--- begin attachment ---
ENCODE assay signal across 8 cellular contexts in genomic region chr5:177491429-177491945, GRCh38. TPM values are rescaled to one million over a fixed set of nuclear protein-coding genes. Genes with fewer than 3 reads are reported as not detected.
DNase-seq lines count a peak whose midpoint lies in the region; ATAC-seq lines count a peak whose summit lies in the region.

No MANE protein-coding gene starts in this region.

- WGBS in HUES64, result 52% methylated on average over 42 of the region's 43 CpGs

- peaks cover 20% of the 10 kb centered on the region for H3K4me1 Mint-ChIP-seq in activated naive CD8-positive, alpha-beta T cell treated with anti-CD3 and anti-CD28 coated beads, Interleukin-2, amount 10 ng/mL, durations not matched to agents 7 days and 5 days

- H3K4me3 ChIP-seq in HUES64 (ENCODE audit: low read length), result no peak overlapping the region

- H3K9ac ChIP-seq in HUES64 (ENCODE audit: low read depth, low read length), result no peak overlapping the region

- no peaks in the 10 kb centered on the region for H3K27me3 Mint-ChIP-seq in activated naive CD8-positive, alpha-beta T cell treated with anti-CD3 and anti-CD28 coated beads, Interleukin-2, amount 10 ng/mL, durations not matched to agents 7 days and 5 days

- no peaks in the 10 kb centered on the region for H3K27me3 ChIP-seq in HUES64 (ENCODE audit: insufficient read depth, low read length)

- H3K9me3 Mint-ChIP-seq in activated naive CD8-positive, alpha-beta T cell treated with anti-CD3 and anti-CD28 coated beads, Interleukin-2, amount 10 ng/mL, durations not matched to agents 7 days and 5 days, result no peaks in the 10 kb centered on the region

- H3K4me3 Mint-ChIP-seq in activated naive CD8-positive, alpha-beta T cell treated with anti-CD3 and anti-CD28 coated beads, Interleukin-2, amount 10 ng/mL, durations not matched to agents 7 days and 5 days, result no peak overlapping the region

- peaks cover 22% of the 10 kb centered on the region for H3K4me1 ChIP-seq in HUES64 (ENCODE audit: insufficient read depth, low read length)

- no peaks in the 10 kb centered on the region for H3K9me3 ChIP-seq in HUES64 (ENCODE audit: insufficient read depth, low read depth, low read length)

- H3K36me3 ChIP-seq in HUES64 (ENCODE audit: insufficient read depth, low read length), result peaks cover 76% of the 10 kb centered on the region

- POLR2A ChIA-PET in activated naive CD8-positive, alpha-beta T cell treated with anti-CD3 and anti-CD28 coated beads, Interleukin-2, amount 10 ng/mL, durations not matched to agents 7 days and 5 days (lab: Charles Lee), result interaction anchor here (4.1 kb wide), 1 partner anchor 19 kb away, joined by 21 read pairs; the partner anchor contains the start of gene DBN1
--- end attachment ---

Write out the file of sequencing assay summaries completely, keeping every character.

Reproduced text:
ENCODE assay signal across 8 cellular contexts in genomic region chr5:177491429-177491945, GRCh38. TPM values are rescaled to one million over a fixed set of nuclear protein-coding genes. Genes with fewer than 3 reads are reported as not detected.
DNase-seq lines count a peak whose midpoint lies in the region; ATAC-seq lines count a peak whose summit lies in the region.

No MANE protein-coding gene starts in this region.

- WGBS in HUES64, result 52% methylated on average over 42 of the region's 43 CpGs

- peaks cover 20% of the 10 kb centered on the region for H3K4me1 Mint-ChIP-seq in activated naive CD8-positive, alpha-beta T cell treated with anti-CD3 and anti-CD28 coated beads, Interleukin-2, amount 10 ng/mL, durations not matched to agents 7 days and 5 days

- H3K4me3 ChIP-seq in HUES64 (ENCODE audit: low read length), result no peak overlapping the region

- H3K9ac ChIP-seq in HUES64 (ENCODE audit: low read depth, low read length), result no peak overlapping the region

- no peaks in the 10 kb centered on the region for H3K27me3 Mint-ChIP-seq in activated naive CD8-positive, alpha-beta T cell treated with anti-CD3 and anti-CD28 coated beads, Interleukin-2, amount 10 ng/mL, durations not matched to agents 7 days and 5 days

- no peaks in the 10 kb centered on the region for H3K27me3 ChIP-seq in HUES64 (ENCODE audit: insufficient read depth, low read length)

- H3K9me3 Mint-ChIP-seq in activated naive CD8-positive, alpha-beta T cell treated with anti-CD3 and anti-CD28 coated beads, Interleukin-2, amount 10 ng/mL, durations not matched to agents 7 days and 5 days, result no peaks in the 10 kb centered on the region

- H3K4me3 Mint-ChIP-seq in activated naive CD8-positive, alpha-beta T cell treated with anti-CD3 and anti-CD28 coated beads, Interleukin-2, amount 10 ng/mL, durations not matched to agents 7 days and 5 days, result no peak overlapping the region

- peaks cover 22% of the 10 kb centered on the region for H3K4me1 ChIP-seq in HUES64 (ENCODE audit: insufficient read depth, low read length)

- no peaks in the 10 kb centered on the region for H3K9me3 ChIP-seq in HUES64 (ENCODE audit: insufficient read depth, low read depth, low read length)

- H3K36me3 ChIP-seq in HUES64 (ENCODE audit: insufficient read depth, low read length), result peaks cover 76% of the 10 kb centered on the region

- POLR2A ChIA-PET in activated naive CD8-positive, alpha-beta T cell treated with anti-CD3 and anti-CD28 coated beads, Interleukin-2, amount 10 ng/mL, durations not matched to agents 7 days and 5 days (lab: Charles Lee), result interaction anchor here (4.1 kb wide), 1 partner anchor 19 kb away, joined by 21 read pairs; the partner anchor contains the start of gene DBN1